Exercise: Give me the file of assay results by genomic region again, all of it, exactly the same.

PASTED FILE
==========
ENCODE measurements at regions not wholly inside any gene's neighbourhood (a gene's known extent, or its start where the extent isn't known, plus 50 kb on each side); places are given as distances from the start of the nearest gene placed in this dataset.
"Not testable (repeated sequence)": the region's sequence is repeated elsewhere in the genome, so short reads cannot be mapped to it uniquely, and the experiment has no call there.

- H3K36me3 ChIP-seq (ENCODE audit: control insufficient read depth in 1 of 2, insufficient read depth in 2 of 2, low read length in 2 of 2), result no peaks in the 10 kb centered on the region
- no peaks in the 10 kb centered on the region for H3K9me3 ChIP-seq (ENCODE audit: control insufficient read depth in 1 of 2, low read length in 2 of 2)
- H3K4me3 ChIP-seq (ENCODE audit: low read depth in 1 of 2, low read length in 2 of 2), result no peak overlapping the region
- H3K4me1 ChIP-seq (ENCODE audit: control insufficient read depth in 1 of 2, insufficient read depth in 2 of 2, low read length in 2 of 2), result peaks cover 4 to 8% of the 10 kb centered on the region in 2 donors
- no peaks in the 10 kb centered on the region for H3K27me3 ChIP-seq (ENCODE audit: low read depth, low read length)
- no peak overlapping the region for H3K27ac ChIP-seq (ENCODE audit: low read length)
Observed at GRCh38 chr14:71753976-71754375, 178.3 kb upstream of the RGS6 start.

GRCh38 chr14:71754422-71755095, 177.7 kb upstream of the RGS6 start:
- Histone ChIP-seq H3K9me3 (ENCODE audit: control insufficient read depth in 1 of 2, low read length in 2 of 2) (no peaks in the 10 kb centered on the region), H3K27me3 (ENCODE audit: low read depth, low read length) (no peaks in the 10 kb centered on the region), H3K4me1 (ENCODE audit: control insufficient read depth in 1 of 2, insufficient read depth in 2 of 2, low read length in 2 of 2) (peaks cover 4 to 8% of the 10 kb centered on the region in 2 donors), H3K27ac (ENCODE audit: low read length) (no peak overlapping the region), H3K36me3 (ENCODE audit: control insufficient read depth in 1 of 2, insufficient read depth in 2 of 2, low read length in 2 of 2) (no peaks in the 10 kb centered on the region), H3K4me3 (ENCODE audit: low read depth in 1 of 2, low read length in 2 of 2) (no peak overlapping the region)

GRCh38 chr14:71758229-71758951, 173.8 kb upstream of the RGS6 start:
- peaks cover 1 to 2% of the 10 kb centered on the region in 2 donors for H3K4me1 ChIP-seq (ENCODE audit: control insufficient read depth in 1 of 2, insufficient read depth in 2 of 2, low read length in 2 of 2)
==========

ENCODE measurements at regions not wholly inside any gene's neighbourhood (a gene's known extent, or its start where the extent isn't known, plus 50 kb on each side); places are given as distances from the start of the nearest gene placed in this dataset.
"Not testable (repeated sequence)": the region's sequence is repeated elsewhere in the genome, so short reads cannot be mapped to it uniquely, and the experiment has no call there.

- H3K36me3 ChIP-seq (ENCODE audit: control insufficient read depth in 1 of 2, insufficient read depth in 2 of 2, low read length in 2 of 2), result no peaks in the 10 kb centered on the region
- no peaks in the 10 kb centered on the region for H3K9me3 ChIP-seq (ENCODE audit: control insufficient read depth in 1 of 2, low read length in 2 of 2)
- H3K4me3 ChIP-seq (ENCODE audit: low read depth in 1 of 2, low read length in 2 of 2), result no peak overlapping the region
- H3K4me1 ChIP-seq (ENCODE audit: control insufficient read depth in 1 of 2, insufficient read depth in 2 of 2, low read length in 2 of 2), result peaks cover 4 to 8% of the 10 kb centered on the region in 2 donors
- no peaks in the 10 kb centered on the region for H3K27me3 ChIP-seq (ENCODE audit: low read depth, low read length)
- no peak overlapping the region for H3K27ac ChIP-seq (ENCODE audit: low read length)
Observed at GRCh38 chr14:71753976-71754375, 178.3 kb upstream of the RGS6 start.

GRCh38 chr14:71754422-71755095, 177.7 kb upstream of the RGS6 start:
- Histone ChIP-seq H3K9me3 (ENCODE audit: control insufficient read depth in 1 of 2, low read length in 2 of 2) (no peaks in the 10 kb centered on the region), H3K27me3 (ENCODE audit: low read depth, low read length) (no peaks in the 10 kb centered on the region), H3K4me1 (ENCODE audit: control insufficient read depth in 1 of 2, insufficient read depth in 2 of 2, low read length in 2 of 2) (peaks cover 4 to 8% of the 10 kb centered on the region in 2 donors), H3K27ac (ENCODE audit: low read length) (no peak overlapping the region), H3K36me3 (ENCODE audit: control insufficient read depth in 1 of 2, insufficient read depth in 2 of 2, low read length in 2 of 2) (no peaks in the 10 kb centered on the region), H3K4me3 (ENCODE audit: low read depth in 1 of 2, low read length in 2 of 2) (no peak overlapping the region)

GRCh38 chr14:71758229-71758951, 173.8 kb upstream of the RGS6 start:
- peaks cover 1 to 2% of the 10 kb centered on the region in 2 donors for H3K4me1 ChIP-seq (ENCODE audit: control insufficient read depth in 1 of 2, insufficient read depth in 2 of 2, low read length in 2 of 2)